Here is a chance to audit-secure one of your policies!
- Do You Have a Nursing Mothers Policy and Procedure?
- Do you allow nursing mothers to express milk as per federal law?
- Does your private location for this activity meet federal and state specific guidelines?
- When the mother exercises her right to this break, does anyone in your workplace “retaliate”?
- Have you trained all managers and supervisors on this specific type of break?
If you can’t answer all of these questions in a manner that benefits the worker, you may be in violation of this very important federal protection for your mothers who are nursing a child under 12 months of age.
Employers with 50 employees or more are required to provide this unpaid break as needed to nursing moms. HOWEVER, if you have
less than 50 employees, you are still required to follow the law UNLESS you can provide proof of a hardship exception.
Attorney John Thompson from the law firm Fisher Phillips has some great information on this very topic regarding a recent DOL case and how this employer actually got off the hook with little hassle. But, he also cautions that you should not take this for granted. The DOL can actually file suit against employers and if there are numerous complaints, that issue can get very sticky.
The U.S. Department of Labor reports that a California restaurant company has agreed to take steps to remedy alleged:
◊ Non-compliance with the federal Fair Labor Standards Act’s requirement that covered employers give unpaid break time to a worker for the purpose of expressing breastmilk for her nursing child; and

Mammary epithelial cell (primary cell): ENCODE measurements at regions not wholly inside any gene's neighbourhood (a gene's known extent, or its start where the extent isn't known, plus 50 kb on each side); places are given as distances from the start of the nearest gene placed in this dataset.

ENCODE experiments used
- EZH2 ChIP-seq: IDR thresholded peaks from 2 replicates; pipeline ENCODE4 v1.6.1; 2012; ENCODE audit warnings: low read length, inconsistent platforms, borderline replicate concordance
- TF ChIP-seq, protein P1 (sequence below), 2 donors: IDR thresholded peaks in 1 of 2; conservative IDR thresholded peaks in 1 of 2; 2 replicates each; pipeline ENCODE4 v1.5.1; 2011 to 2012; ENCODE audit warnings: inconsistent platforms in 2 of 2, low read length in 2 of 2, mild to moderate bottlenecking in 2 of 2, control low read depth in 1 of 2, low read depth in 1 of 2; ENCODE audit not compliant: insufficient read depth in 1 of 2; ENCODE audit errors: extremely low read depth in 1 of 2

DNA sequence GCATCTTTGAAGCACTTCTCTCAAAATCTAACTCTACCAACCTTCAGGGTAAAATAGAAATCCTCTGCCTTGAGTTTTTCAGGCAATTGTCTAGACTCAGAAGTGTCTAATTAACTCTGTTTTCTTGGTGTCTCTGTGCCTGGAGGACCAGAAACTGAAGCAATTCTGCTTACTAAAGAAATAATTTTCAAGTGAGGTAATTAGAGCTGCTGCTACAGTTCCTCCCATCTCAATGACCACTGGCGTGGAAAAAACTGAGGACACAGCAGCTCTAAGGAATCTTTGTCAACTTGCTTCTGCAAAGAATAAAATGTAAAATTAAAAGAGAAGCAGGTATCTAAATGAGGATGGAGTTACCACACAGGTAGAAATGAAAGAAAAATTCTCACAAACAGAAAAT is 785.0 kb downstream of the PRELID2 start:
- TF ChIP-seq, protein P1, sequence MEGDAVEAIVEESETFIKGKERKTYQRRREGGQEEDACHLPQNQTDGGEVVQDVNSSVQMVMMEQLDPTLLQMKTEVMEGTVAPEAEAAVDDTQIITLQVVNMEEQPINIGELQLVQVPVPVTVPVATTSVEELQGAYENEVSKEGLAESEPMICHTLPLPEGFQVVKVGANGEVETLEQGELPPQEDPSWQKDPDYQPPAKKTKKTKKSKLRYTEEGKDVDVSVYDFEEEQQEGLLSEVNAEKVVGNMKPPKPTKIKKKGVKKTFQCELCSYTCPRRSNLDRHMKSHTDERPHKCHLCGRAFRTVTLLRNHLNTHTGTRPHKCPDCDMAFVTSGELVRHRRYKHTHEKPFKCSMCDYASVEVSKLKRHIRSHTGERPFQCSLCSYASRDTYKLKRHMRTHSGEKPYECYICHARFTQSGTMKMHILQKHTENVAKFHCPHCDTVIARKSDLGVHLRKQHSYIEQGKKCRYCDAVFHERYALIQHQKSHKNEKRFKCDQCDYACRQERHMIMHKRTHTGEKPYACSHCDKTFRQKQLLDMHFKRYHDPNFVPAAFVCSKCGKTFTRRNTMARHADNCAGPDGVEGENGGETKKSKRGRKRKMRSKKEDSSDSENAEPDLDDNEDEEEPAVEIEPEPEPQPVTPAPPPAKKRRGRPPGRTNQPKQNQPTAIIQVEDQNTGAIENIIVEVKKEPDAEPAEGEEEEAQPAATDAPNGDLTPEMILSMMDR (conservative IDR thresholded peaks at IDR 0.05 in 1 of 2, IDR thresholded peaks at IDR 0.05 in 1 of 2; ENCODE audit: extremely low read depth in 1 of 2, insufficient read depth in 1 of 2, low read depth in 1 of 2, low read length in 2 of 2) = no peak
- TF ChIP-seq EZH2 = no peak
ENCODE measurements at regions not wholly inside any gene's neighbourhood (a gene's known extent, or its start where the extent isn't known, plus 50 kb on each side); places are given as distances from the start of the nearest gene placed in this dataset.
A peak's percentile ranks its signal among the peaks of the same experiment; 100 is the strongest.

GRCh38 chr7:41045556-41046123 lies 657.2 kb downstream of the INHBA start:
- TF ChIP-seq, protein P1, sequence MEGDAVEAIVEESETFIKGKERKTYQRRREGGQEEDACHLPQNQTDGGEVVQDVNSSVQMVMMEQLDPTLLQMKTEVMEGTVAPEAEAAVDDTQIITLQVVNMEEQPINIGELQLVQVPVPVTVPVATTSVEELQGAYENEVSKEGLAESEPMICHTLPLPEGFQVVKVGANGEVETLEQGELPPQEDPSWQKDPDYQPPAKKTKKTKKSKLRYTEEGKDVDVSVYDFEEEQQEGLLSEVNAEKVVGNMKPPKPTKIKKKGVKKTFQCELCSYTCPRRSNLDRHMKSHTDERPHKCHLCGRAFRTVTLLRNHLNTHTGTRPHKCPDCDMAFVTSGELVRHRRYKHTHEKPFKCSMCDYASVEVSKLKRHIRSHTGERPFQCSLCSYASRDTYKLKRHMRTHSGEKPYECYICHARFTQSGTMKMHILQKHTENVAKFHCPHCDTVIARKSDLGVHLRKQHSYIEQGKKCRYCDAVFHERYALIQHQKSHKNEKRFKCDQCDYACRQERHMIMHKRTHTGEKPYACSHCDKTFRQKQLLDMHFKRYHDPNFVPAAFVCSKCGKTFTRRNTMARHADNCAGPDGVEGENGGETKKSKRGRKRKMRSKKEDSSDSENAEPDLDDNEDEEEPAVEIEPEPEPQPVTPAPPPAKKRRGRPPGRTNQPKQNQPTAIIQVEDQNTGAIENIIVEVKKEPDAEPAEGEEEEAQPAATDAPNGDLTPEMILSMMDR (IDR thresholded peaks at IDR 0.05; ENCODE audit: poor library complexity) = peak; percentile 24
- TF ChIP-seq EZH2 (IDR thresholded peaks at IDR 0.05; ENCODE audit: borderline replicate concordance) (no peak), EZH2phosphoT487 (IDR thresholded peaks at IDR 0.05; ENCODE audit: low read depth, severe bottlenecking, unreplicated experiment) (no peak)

◊ Retaliation against an employee who sought to take such breaks.
The FLSA’s Section 7(r) generally obligates covered employers to permit reasonable break time for an employee to express breast milk for her nursing child each time she has need to do so. The exceptions are limited.
Management must make a place available for this purpose (other than a bathroom) that is shielded from view and is free from intrusion from coworkers and the public.
The employer must provide these things for a year after the child’s birth.
USDOL looked into the restaurant worker’s claims that management had discouraged her from taking the breaks she needed. She also asserted that her employer had not provided an appropriate place for them. She further contended that, after she sought the required time and place to take these breaks, she was assigned to a different shift and to a different work station, actions that she said reduced her tips.
The agency concluded that the employer had created a “hostile environment” for this employee and for other nursing mothers. USDOL also contended that the complaining worker’s rescheduling and reassignment had been retaliatory and had caused her to lose income. The resulting compliance agreement called for the company to:
◊ Conduct FLSA compliance training for its managers; and
◊ Pay the worker $666 in back-wages and unspecified other “damages”.
The Bottom Line
It appears from USDOL’s account that other potential measures were not invoked as to this particular employer. But USDOL can file a lawsuit asking the court to order an employer to comply, which could in turn result in contempt-of-court measures for future violations.
Furthermore, a retaliating employer could face potential exposure in a lawsuit, the remedies in which might include things like back-pay, front-pay, liquidated damages, reinstatement, promotion, and possibly even substantial sums as compensatory and/or punitive damages.
Many states also require these kinds of breaks. Section 7(r) does not override those laws to the extent that they are more favorable to the employee than the FLSA is. A nursing-mother policy must also take the applicable requirements of these other jurisdictions into account.”
Until Next Time, Be Audit Secure!